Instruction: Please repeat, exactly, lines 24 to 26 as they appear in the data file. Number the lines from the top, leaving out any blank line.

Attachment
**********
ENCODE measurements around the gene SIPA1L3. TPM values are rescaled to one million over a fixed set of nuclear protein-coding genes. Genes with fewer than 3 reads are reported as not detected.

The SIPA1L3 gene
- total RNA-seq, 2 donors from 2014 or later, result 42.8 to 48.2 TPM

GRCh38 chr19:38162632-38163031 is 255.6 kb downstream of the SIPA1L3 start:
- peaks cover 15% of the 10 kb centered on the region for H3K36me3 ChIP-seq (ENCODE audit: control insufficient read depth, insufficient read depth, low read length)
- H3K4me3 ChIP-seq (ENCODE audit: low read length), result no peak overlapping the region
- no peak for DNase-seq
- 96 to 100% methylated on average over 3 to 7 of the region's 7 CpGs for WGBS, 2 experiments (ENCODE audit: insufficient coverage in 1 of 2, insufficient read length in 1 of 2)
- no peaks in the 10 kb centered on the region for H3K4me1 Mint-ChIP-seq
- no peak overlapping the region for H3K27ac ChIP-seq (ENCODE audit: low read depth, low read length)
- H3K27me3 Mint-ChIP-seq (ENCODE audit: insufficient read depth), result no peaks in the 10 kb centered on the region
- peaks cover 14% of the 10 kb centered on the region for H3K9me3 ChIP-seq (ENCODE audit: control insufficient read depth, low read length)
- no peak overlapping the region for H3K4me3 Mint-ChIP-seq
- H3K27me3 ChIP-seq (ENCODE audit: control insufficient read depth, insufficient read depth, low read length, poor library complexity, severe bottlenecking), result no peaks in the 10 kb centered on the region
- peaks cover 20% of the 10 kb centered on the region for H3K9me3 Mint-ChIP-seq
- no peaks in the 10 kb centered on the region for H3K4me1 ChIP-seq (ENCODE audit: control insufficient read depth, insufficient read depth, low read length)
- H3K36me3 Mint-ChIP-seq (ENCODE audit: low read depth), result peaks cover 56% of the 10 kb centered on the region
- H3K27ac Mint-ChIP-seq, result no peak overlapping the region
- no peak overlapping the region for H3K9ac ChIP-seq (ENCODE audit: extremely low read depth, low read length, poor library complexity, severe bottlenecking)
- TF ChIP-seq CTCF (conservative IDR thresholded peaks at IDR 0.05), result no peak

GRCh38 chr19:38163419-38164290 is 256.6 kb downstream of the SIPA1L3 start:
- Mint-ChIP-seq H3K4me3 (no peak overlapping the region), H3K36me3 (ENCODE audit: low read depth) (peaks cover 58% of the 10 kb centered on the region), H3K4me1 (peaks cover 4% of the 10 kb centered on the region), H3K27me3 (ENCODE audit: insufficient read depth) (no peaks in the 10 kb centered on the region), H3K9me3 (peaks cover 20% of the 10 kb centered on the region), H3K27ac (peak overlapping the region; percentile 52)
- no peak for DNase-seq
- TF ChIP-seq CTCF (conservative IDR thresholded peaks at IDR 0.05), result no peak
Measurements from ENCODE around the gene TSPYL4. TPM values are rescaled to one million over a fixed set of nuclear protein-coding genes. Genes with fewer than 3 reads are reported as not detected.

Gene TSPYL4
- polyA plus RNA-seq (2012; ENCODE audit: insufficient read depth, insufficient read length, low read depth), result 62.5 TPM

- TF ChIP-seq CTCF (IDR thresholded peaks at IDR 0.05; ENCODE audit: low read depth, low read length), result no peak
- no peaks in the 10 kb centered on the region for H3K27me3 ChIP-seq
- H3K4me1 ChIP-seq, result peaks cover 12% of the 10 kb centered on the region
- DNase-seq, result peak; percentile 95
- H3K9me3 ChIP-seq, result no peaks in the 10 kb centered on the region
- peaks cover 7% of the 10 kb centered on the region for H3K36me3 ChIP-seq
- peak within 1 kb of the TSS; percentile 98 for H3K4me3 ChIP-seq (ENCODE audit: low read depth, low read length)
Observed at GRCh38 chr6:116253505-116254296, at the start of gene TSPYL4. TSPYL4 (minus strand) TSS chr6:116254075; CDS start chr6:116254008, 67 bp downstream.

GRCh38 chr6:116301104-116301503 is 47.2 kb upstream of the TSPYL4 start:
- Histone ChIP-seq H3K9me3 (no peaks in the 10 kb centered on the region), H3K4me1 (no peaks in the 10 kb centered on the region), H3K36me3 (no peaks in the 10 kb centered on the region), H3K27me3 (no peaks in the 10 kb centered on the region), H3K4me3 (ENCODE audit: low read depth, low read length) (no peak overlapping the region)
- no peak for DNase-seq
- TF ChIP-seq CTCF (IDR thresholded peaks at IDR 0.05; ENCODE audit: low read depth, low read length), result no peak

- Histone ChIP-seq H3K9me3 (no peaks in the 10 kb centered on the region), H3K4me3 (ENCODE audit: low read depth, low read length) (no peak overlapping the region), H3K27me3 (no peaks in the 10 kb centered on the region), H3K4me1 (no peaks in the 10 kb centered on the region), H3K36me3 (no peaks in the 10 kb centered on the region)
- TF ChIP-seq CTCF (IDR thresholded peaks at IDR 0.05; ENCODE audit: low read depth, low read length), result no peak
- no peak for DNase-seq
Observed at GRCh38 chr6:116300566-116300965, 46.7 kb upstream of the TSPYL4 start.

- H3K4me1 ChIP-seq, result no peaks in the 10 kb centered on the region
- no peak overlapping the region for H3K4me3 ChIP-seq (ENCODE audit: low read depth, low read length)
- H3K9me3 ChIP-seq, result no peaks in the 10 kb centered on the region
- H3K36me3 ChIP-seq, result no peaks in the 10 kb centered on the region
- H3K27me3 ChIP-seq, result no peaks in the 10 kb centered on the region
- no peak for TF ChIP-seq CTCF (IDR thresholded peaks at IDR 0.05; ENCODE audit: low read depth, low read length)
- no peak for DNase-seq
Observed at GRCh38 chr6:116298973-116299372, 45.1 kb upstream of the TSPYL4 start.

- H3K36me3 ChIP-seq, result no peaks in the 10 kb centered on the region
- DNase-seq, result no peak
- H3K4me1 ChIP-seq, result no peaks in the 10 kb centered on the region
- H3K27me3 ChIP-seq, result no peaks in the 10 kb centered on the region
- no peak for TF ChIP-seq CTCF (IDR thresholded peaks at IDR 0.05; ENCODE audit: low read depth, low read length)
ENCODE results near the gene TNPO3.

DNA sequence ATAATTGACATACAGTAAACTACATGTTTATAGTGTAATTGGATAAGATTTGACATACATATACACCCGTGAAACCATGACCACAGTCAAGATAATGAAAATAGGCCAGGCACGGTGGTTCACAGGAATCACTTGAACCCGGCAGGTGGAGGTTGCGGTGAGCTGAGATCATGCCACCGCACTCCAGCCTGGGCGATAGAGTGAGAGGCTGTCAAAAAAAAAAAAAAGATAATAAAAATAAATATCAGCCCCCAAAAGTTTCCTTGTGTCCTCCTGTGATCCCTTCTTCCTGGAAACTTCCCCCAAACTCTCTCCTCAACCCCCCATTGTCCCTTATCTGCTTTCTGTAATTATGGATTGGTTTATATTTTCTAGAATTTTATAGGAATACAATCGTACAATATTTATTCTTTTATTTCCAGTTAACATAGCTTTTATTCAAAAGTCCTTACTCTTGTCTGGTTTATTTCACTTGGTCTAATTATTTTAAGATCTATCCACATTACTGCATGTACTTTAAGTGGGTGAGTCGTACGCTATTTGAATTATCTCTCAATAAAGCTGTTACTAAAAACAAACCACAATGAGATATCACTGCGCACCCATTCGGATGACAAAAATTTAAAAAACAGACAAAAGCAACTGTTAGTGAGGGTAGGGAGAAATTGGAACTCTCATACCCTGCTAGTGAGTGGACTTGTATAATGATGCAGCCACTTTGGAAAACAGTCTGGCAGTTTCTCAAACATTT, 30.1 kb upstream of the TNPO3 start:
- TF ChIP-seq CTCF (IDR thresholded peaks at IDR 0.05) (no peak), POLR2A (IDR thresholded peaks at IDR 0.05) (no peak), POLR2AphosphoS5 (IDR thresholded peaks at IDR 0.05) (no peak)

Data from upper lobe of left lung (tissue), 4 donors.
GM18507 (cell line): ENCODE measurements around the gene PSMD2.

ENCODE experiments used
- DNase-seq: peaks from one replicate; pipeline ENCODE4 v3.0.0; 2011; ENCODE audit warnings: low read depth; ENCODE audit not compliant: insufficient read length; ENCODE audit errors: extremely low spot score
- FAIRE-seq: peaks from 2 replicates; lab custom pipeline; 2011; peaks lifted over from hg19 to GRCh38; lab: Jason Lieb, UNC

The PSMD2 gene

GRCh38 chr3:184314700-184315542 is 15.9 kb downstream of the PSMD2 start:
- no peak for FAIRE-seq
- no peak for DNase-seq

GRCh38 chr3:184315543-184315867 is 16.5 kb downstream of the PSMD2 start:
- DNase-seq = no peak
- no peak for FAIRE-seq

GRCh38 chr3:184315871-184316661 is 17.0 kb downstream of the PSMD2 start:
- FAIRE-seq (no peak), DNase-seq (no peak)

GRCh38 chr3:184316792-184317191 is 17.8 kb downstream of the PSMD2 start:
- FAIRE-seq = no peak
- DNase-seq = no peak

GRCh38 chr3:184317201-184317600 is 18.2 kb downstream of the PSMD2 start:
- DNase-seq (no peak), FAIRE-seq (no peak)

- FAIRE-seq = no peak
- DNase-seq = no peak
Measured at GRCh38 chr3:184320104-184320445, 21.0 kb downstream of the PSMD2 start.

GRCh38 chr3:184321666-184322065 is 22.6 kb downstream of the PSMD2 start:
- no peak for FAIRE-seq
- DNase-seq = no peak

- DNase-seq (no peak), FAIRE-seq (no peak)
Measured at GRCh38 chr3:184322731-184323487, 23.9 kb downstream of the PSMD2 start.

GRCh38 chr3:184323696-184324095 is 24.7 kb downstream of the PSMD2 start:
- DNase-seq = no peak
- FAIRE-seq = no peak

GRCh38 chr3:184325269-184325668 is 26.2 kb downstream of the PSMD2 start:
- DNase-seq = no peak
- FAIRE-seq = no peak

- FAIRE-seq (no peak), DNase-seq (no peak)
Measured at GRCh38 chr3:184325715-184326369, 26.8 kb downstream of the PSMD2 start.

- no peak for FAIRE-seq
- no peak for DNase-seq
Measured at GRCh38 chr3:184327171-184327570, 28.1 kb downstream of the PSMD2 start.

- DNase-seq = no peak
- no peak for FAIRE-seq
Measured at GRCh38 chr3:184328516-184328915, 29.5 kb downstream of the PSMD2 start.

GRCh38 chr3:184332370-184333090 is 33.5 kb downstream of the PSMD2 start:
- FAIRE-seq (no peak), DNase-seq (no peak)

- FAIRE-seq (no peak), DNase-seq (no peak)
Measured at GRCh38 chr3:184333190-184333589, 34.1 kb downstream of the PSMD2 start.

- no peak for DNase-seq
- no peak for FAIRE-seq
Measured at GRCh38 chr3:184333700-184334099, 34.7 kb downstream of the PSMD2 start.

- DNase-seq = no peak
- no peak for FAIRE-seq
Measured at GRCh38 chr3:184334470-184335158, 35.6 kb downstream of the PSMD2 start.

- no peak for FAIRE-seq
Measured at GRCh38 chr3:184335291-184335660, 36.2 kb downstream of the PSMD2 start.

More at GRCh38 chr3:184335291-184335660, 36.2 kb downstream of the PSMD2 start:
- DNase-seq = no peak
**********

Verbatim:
- TF ChIP-seq CTCF (conservative IDR thresholded peaks at IDR 0.05), result no peak
Measurements from ENCODE around the gene TSPYL4. TPM values are rescaled to one million over a fixed set of nuclear protein-coding genes. Genes with fewer than 3 reads are reported as not detected.

Gene TSPYL4